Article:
The 6 biggest injustices for taxpayers in Germany



wealth in Germany

Wealthy by will: Expensive real estate in particular makes heirs rich.

(Photo: plainpicture/Alexander Sommer)

Berlin Right at the beginning of the year, a tax dispute is brewing in the traffic light coalition. Minister of Finance Christian Lindner (FDP) called for the solidarity contribution to be completely abolished. “The FDP has in the tax policy not stopped thinking,” said Lindner. In the ears of his coalition partners SPD and Greens, that must have sounded like a threat.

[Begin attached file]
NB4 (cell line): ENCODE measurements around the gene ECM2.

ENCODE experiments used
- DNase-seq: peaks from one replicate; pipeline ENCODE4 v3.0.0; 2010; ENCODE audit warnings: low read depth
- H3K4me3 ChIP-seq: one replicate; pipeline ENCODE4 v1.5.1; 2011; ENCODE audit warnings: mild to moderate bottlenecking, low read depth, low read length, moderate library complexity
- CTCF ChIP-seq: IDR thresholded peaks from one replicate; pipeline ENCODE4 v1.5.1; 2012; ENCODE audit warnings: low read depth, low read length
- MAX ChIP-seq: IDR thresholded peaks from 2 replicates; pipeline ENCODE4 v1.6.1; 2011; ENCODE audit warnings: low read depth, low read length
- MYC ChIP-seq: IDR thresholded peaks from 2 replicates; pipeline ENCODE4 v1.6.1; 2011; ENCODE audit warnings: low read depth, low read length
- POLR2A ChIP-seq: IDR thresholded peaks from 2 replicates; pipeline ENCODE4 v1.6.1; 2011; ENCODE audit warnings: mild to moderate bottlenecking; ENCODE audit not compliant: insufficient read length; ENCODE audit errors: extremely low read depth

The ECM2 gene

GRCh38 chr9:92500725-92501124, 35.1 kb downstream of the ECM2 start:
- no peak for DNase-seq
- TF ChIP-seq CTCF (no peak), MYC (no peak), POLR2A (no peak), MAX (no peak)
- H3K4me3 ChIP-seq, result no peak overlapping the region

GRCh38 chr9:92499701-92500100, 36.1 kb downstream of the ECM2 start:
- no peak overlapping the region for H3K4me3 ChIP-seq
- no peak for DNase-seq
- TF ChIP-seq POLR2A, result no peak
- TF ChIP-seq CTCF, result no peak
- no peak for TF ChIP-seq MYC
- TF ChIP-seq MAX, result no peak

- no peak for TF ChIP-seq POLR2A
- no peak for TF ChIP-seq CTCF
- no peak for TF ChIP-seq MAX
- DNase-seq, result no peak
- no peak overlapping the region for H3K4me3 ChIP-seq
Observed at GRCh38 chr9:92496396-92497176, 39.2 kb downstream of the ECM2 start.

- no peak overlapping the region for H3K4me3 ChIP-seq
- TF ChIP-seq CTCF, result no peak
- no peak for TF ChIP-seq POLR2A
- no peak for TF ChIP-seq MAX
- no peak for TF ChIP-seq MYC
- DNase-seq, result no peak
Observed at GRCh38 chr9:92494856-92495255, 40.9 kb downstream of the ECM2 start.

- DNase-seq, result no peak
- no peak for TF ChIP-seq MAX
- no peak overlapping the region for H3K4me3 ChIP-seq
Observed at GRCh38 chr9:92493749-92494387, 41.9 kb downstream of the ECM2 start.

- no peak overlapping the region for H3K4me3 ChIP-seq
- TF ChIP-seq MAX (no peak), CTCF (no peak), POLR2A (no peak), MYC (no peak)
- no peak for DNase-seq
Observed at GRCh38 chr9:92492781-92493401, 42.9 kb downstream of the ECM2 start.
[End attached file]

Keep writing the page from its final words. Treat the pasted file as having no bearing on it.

The answer of the Social Democrats followed promptly. “The issues of distribution and equity are now coming to the fore,” announced SPDboss Lars Klingbeil – and set up a commission to work on a new tax concept. 2023 should tax policy become one of the conflict issues for the coalition.

In fact, there are major injustices in the German tax system that lead to lower growth and fewer jobs. Ifo President Clemens Fuest speaks of “fairness gaps” that are evident, among other things, in income tax and inheritance tax or in who can still afford a house. The Handelsblatt names six control rights and analyzes what the state can do against them.

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